A bench comprising Chief Justice Ranjan Gogoi and Justices Aniruddha Bose and Krishna Murari issued notice to the senior lawyers and the NGO. The top court also refused to stay the Bombay High Court order.
The Supreme Court on Thursday sought response from NGO Lawyers Collective and its founding members Anand Grover and Indira Jaising on a plea by the CBI challenging the Bombay High Court order granting protection from coercive action against them in an alleged FCRA violation case. A bench comprising Chief Justice Ranjan Gogoi and Justices Aniruddha Bose and Krishna Murari issued notice to the senior lawyers and the NGO. The top court also refused to stay the Bombay High Court order.
The CBI had registered a case against Grover and the NGO over alleged violation of the Foreign Contribution (Regulation) Act (FCRA) in the use of foreign funds received by Lawyers Collective. The probe agency contended that the high Court had neither rendered any finding as to how the FIR registered against the accused parties was “unsustainable and bad in law” nor referred to any finding as to how the continuance of the investigation against the accused would be contrary to law.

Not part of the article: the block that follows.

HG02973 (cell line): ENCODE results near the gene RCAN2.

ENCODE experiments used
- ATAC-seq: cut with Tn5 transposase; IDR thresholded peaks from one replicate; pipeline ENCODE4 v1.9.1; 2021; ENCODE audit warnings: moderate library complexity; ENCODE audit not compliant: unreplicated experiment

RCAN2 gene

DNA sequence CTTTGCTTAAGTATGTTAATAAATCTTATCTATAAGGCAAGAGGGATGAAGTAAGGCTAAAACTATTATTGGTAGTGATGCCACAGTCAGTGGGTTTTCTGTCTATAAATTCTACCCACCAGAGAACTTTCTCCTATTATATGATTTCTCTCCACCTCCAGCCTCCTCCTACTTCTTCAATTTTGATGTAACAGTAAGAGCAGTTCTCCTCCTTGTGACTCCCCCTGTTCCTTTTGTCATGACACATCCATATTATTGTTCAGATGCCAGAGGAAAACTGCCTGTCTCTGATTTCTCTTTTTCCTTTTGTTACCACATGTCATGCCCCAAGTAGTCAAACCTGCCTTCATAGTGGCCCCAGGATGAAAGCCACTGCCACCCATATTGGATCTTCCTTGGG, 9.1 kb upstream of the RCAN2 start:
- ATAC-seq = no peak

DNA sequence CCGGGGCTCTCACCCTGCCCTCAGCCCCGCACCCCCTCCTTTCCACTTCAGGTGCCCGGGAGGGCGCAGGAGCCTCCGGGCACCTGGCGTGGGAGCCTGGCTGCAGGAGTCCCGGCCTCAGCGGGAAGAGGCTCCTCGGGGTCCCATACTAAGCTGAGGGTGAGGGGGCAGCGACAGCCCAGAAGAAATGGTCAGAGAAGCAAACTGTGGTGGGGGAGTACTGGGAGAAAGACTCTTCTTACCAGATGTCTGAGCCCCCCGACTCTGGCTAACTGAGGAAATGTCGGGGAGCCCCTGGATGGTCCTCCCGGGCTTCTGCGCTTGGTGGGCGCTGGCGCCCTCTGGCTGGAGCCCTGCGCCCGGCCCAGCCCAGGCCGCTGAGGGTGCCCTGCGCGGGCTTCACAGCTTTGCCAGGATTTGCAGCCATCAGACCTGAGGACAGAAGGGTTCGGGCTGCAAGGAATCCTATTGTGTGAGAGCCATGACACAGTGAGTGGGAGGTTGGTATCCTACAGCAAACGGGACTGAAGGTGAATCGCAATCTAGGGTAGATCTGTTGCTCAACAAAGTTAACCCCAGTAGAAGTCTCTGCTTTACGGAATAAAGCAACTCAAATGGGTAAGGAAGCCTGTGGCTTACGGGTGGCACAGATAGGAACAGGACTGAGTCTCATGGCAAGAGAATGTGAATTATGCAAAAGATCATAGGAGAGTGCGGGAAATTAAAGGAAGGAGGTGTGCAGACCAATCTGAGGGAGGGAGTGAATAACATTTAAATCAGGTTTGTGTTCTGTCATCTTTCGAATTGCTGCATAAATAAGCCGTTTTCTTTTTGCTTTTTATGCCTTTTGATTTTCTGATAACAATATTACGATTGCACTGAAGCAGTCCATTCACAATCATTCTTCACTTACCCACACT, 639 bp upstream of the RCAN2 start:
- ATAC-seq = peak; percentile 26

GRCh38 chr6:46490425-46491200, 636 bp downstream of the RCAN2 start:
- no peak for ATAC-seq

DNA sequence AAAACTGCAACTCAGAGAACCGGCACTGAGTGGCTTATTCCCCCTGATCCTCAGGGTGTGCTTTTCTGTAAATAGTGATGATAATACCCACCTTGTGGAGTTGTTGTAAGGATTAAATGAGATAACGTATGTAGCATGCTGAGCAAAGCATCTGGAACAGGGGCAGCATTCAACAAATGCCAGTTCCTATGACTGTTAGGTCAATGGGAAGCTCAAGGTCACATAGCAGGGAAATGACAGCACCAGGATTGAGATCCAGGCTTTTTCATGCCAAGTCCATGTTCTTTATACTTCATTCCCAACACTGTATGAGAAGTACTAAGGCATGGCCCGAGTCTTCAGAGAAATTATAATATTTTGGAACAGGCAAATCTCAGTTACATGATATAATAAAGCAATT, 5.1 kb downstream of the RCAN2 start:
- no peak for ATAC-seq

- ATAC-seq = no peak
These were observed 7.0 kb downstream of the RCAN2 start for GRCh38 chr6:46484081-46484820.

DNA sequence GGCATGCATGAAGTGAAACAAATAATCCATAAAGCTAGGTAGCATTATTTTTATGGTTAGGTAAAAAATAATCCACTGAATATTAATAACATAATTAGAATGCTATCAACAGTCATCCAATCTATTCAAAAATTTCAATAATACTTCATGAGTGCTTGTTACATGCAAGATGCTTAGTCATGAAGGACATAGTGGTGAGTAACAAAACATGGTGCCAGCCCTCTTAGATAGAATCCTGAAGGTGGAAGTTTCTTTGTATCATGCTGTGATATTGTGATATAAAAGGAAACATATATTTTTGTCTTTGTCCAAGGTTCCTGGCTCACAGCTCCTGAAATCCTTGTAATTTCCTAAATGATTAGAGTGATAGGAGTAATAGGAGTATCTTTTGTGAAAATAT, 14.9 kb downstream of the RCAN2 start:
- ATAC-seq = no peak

Grover and his wife had approached the high court in July seeking that the FIR registered by the CBI against the NGO and them in June be quashed. The CBI registered the FIR following a complaint by the Ministry of Home Affairs (MHA) in May alleging violation of FCRA provisions. While the FIR did not name Jaising as an accused, the MHA complaint, which is part of the FIR, mentioned her name and made specific allegations against her. The CBI alleged that the NGO received foreign funds between 2009 and 2015, but failed to disclose a major part of it. It said that Grover and Jaising used foreign funds for “personal benefits”.
According to the MHA complaint, during her tenure as Additional Solicitor General, Jaising continued to draw remuneration from the NGO, the CBI said, adding that this came from foreign contributions received. The petitioners also pointed out that the MHA complaint was based on an inspection report from 2016 that had pointed out a single violation of non-disclosure under the FCRA. At the time, following the inspection report, the MHA had issued an order cancelling the registration of Lawyers Collective for receiving foreign funds.
This cancellation order was challenged in the high court by the NGO in 2017, and is currently pending before a single judge, the petitioners said. While granting interim relief, the division bench took note of the petitioners’ submission that the CBI’s act of filing an FIR on the basis of a two-and-a-half-year-old report, when the matter had reached the court, was questionable.